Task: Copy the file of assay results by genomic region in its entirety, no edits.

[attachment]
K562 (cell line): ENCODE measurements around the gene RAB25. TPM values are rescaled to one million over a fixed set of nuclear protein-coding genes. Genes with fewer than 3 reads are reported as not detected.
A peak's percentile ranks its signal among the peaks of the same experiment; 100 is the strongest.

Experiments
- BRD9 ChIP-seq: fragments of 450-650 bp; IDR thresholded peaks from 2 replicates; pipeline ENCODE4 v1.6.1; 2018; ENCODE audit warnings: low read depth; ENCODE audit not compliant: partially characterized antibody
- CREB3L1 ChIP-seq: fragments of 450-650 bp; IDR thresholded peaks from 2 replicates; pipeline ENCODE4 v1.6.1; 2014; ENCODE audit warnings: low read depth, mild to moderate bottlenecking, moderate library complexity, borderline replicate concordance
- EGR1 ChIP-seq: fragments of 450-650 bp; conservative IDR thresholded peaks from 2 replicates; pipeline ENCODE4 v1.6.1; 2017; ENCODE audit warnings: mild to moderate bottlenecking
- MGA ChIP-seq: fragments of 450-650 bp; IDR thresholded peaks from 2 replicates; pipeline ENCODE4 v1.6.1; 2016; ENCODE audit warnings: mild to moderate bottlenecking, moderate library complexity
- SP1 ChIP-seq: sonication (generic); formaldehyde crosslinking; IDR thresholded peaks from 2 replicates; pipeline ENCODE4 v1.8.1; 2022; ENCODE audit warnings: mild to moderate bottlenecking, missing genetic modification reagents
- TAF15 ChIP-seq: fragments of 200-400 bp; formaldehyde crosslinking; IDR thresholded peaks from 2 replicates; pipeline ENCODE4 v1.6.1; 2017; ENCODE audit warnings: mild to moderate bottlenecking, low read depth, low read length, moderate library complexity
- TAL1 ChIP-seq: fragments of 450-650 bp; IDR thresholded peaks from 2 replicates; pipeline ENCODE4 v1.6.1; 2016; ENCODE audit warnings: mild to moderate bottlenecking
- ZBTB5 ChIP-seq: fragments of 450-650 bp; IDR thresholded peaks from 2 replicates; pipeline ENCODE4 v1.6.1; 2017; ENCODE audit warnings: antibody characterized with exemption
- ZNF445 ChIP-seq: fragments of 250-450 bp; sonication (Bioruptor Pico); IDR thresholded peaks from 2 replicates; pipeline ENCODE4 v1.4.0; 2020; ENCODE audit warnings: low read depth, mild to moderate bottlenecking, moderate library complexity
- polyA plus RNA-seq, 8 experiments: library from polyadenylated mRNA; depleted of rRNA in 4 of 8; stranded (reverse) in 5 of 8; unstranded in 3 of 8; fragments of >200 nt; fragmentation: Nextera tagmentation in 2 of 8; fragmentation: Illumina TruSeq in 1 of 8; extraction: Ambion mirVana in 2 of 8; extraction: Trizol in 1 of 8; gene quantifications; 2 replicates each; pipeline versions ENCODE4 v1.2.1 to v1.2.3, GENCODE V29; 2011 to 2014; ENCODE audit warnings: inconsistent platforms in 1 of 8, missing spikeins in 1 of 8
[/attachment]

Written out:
K562 (cell line): ENCODE measurements around the gene RAB25. TPM values are rescaled to one million over a fixed set of nuclear protein-coding genes. Genes with fewer than 3 reads are reported as not detected.
A peak's percentile ranks its signal among the peaks of the same experiment; 100 is the strongest.

Experiments
- BRD9 ChIP-seq: fragments of 450-650 bp; IDR thresholded peaks from 2 replicates; pipeline ENCODE4 v1.6.1; 2018; ENCODE audit warnings: low read depth; ENCODE audit not compliant: partially characterized antibody
- CREB3L1 ChIP-seq: fragments of 450-650 bp; IDR thresholded peaks from 2 replicates; pipeline ENCODE4 v1.6.1; 2014; ENCODE audit warnings: low read depth, mild to moderate bottlenecking, moderate library complexity, borderline replicate concordance
- EGR1 ChIP-seq: fragments of 450-650 bp; conservative IDR thresholded peaks from 2 replicates; pipeline ENCODE4 v1.6.1; 2017; ENCODE audit warnings: mild to moderate bottlenecking
- MGA ChIP-seq: fragments of 450-650 bp; IDR thresholded peaks from 2 replicates; pipeline ENCODE4 v1.6.1; 2016; ENCODE audit warnings: mild to moderate bottlenecking, moderate library complexity
- SP1 ChIP-seq: sonication (generic); formaldehyde crosslinking; IDR thresholded peaks from 2 replicates; pipeline ENCODE4 v1.8.1; 2022; ENCODE audit warnings: mild to moderate bottlenecking, missing genetic modification reagents
- TAF15 ChIP-seq: fragments of 200-400 bp; formaldehyde crosslinking; IDR thresholded peaks from 2 replicates; pipeline ENCODE4 v1.6.1; 2017; ENCODE audit warnings: mild to moderate bottlenecking, low read depth, low read length, moderate library complexity
- TAL1 ChIP-seq: fragments of 450-650 bp; IDR thresholded peaks from 2 replicates; pipeline ENCODE4 v1.6.1; 2016; ENCODE audit warnings: mild to moderate bottlenecking
- ZBTB5 ChIP-seq: fragments of 450-650 bp; IDR thresholded peaks from 2 replicates; pipeline ENCODE4 v1.6.1; 2017; ENCODE audit warnings: antibody characterized with exemption
- ZNF445 ChIP-seq: fragments of 250-450 bp; sonication (Bioruptor Pico); IDR thresholded peaks from 2 replicates; pipeline ENCODE4 v1.4.0; 2020; ENCODE audit warnings: low read depth, mild to moderate bottlenecking, moderate library complexity
- polyA plus RNA-seq, 8 experiments: library from polyadenylated mRNA; depleted of rRNA in 4 of 8; stranded (reverse) in 5 of 8; unstranded in 3 of 8; fragments of >200 nt; fragmentation: Nextera tagmentation in 2 of 8; fragmentation: Illumina TruSeq in 1 of 8; extraction: Ambion mirVana in 2 of 8; extraction: Trizol in 1 of 8; gene quantifications; 2 replicates each; pipeline versions ENCODE4 v1.2.1 to v1.2.3, GENCODE V29; 2011 to 2014; ENCODE audit warnings: inconsistent platforms in 1 of 8, missing spikeins in 1 of 8